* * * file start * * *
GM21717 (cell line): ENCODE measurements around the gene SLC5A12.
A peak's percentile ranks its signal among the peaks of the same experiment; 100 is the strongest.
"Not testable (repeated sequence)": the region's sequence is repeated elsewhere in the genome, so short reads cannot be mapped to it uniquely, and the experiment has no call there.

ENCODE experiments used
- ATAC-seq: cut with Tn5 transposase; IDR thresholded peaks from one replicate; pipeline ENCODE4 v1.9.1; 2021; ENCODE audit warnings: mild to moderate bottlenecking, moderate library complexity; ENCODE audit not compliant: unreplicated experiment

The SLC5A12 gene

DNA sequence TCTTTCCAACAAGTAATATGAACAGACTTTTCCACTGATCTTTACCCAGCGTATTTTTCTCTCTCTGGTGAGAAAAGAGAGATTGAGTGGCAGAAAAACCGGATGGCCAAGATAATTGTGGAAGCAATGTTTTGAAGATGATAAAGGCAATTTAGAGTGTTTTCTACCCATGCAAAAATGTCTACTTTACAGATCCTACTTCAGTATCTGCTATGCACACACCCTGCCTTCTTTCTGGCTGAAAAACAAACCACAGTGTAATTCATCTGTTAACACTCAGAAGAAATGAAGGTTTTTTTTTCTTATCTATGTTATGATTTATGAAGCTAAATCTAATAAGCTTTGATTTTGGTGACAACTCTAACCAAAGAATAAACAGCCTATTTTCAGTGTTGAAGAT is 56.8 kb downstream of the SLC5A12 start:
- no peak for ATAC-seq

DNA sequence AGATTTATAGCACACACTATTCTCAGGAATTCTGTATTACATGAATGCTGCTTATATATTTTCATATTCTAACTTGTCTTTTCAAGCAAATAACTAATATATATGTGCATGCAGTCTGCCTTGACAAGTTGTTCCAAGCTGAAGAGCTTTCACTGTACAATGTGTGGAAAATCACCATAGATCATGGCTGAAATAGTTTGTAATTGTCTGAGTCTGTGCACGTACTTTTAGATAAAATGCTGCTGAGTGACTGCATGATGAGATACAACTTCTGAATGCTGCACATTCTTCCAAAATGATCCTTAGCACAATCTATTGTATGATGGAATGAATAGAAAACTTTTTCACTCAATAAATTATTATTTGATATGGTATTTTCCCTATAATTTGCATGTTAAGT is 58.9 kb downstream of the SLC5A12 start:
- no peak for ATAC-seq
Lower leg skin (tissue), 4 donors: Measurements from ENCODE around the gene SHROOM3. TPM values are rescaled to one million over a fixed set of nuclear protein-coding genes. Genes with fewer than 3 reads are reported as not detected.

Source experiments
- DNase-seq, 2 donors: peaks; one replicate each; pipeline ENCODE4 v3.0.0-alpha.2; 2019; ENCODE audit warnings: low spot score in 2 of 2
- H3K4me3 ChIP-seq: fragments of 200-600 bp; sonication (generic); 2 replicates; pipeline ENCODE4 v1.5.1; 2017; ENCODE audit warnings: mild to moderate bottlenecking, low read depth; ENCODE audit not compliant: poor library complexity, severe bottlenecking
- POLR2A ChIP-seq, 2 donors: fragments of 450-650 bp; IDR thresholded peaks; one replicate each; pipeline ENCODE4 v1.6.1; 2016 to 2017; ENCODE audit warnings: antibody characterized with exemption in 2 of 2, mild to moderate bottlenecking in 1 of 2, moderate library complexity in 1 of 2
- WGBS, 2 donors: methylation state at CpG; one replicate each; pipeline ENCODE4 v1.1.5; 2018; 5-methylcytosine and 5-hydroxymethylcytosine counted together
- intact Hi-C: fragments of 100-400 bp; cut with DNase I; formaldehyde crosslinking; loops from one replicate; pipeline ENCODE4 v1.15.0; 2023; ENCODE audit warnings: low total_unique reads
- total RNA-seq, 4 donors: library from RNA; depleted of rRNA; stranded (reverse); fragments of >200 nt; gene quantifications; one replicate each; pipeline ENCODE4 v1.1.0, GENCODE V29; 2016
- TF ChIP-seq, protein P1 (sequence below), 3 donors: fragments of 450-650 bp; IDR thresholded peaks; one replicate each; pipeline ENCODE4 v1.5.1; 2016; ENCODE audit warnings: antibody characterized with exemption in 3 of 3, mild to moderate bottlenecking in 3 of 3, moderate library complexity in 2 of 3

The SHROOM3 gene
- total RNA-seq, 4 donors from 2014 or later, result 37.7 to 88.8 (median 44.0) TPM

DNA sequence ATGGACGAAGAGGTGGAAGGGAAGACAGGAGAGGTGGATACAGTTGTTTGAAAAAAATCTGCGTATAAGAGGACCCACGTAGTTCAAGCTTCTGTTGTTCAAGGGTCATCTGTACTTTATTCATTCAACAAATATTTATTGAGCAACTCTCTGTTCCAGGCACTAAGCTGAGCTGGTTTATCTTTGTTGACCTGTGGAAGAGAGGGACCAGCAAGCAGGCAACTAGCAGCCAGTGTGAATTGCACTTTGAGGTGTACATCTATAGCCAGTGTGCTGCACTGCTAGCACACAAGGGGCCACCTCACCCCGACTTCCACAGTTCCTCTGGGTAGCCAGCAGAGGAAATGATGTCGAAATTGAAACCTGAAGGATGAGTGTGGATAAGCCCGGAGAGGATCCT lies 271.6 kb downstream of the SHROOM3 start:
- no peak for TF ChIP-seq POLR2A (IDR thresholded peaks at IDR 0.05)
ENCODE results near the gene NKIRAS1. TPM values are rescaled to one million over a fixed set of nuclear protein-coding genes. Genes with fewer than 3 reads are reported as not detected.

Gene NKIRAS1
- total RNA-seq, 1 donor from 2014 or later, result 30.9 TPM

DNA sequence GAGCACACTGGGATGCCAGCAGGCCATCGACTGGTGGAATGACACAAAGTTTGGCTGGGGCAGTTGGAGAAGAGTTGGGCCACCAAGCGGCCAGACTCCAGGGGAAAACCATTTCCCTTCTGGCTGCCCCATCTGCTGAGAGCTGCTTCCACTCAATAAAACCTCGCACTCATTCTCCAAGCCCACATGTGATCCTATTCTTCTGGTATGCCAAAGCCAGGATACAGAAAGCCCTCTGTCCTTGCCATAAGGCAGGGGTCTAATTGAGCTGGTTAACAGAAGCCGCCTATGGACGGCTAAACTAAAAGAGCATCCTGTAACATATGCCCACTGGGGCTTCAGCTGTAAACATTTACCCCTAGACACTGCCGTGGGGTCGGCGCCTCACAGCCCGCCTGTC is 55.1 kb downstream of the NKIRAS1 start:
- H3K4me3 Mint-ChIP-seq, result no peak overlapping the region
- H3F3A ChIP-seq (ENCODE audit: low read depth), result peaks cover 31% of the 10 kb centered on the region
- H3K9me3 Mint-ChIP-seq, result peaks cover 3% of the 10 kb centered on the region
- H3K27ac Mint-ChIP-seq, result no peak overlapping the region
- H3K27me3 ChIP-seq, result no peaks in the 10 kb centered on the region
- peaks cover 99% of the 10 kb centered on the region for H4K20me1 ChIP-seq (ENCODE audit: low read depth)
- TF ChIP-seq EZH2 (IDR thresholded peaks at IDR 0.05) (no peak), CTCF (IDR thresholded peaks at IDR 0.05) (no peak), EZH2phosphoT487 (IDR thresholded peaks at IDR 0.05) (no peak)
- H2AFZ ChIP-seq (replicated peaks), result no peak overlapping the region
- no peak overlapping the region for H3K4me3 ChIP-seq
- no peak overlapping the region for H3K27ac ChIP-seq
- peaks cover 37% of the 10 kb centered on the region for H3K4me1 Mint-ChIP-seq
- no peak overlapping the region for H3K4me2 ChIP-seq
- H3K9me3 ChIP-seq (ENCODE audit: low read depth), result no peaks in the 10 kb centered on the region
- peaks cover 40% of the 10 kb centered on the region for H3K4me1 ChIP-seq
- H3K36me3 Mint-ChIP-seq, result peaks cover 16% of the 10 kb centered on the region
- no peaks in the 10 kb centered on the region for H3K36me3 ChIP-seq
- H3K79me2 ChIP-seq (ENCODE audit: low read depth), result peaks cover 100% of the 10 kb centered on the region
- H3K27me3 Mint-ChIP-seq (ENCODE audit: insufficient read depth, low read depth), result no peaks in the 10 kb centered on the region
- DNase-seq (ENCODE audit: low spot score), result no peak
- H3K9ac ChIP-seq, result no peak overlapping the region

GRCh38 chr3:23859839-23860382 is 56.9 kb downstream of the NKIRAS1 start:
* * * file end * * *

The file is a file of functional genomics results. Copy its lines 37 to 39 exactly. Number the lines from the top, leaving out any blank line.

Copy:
- no peak overlapping the region for H3K27ac ChIP-seq
- peaks cover 37% of the 10 kb centered on the region for H3K4me1 Mint-ChIP-seq
- no peak overlapping the region for H3K4me2 ChIP-seq